Trainings in beekeeping and the provision of hives aims to create additional income sources for agriculturalists
Beekeeping doesn’t come naturally, really.
To get even a kilo of honey involves obtaining a hive and procuring a colony with the all-important queen. And then there’s the knowing how to care for bees so they don’t buzz away for good, and having all the necessary plants nearby. Then of course there’s harvesting, and, if you want to sell that honey, getting it into containers and to the right market.
But with those tools, skills and knowhow in place, honey has a lot to offer, which is why a partnership in Ethiopia between the International Centre of Insect Physiology and Ecology (icipe) and the Enhanced Integrated Framework (EIF) is working with 8 districts and 2,650 people throughout the country to help spur honey’s development.
“The options for rural people’s incomes are limited, and honey has so much potential and ability to support jobless youth,” said icipe’s Abebe Jenberie Wubie, PhD, who is managing the work and trainings.
Ethiopia produces the most honey and beeswax of any African country, but the majority is used locally for the honey wine known as tej, as well as for candles used in church services. What if the country’s fresh honey was also traded?
One of the cornerstones of EIF’s work with the 47 least developed countries, of which Ethiopia is one, is the development of Diagnostic Trade Integration Studies (DTIS), which delve into the trade conditions in a country and offer advice for action. Ethiopia’s most recent DTIS was completed in 2016, and listed honey in its export potential section as a product with a competitive advantage over other countries, noting honey is “more relevant for niche or specialized market development.”
And, global demand for honey is increasing.
“Ethiopian honey is very high in quality but meeting the international market standards is very important, and in terms of building the capacity this is important,” said Mesgenu Arga Moach, State Minister of Ethiopia’s Ministry of Trade and Industry.
To develop a niche product such as honey for export, certifications and quality standards adherence are key elements of the process. The DTIS notes an additional option of getting what is known in trade circles as a “geographical indication”, which marks an item as specific to a locale, and having qualities or a reputation due to that place. The geographical indication, for example France’s Champagne or Switzerland’s Gruyère, helps to generate higher prices and make items more competitive, adding value to the product.
Laws of attraction
Ethiopia’s honey has the quality, but there are a number of steps to go before it’s certified and branded, i.e. recognized.
The first step is playing out on a verdant plain in Ankesha near Lake Tana. Thirty-six bright yellow wooden hives sit under a tin-roofed, mud-walled structure. The hives are tended by 18 Boya locals who are brand new to apiculture. They were trained in managing honeybee colonies, what species of plants bees prefer for foraging, pollination techniques and what to do when hives aren’t active.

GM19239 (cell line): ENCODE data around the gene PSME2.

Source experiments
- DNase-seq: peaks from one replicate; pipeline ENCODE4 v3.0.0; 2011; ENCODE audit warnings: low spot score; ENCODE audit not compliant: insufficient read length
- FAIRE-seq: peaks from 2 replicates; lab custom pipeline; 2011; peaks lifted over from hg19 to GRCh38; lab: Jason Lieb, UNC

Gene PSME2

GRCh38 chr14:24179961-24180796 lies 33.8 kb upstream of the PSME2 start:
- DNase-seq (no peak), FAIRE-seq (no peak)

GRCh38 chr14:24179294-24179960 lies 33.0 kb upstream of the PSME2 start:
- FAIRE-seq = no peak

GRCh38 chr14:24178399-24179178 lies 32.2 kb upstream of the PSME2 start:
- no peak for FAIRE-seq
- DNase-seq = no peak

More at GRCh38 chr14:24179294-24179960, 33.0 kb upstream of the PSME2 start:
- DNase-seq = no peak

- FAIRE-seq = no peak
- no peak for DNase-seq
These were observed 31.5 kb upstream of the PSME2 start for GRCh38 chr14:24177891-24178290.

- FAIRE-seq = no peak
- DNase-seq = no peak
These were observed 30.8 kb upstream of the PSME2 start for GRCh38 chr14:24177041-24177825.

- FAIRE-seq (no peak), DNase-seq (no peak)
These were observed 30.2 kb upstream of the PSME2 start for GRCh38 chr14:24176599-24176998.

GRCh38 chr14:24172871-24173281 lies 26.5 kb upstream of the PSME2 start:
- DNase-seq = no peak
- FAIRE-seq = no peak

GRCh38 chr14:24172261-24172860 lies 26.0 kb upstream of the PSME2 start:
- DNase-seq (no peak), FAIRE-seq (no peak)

Now that the thousands of trainees have started harvesting, a new set of trainings related to markets and post-harvest handling, depending on a country’s standards, is ongoing with over 323 beekeepers in East Gojjam, West Gojjam and Awi in the Amhara region. Using honey processing equipment, standards principles and honey storage is being covered.
“Most of the topics were practical to equip the beekeeping youth. The majority of youth beekeeping enterprises have already started harvesting honey and beeswax and we are preparing a regional honey festival in line with the continental ApiExpo-Africa event to be held next month to introduce the products of the beneficiary beekeepers to consumers and processors in order to open up market linkages,” said Wubie.
Agumas Asema, one of the Boya beekeepers who manages two hives, said he is hoping to make extra money following his first honey harvest.
“I don’t own any land, I don’t have a major occupation,” he said. “I make money by growing on other people’s land and sharing the proceeds.”
Hence the connection to markets will be key. And as with any new endeavor, there are always challenges. Asema noted that his new group of fellow beekeepers can get advice and information if they need it from a nearby agriculture extension officer and trainers.
One major challenge so far is colony absconding, when bees abandon their hives altogether.
Wubie said, “For this we have to continue training with the hives so the new beekeepers get used to the new technology. As to colony management, we need to keep training on dearth period feeding and sustainable bee forage development in and around apiaries.”
Resolving these issues locally is getting the country’s honey on the road to markets globally, and while certain trainings have been put on hold because of COVID, the pandemic has had an odd impact on honey.
“Though COVID-19 is still a challenge, many in the beekeeping community worldwide are saying that they are getting even better prices from hive products due to the pandemic. In our locality, it is true that larger volumes of honey have been sold to consumers with better prices, as people are publicly advising each other to use honey as medicine to fight COVID,” Wubie said.
“At this point, I myself with my family have consumed 36 kg of honey since the first COVID case was detected in Ethiopia in March 2020,” he added.
Originally published by the International Trade Centre (ITC) International Trade Forum Magazine on 9 December 2020
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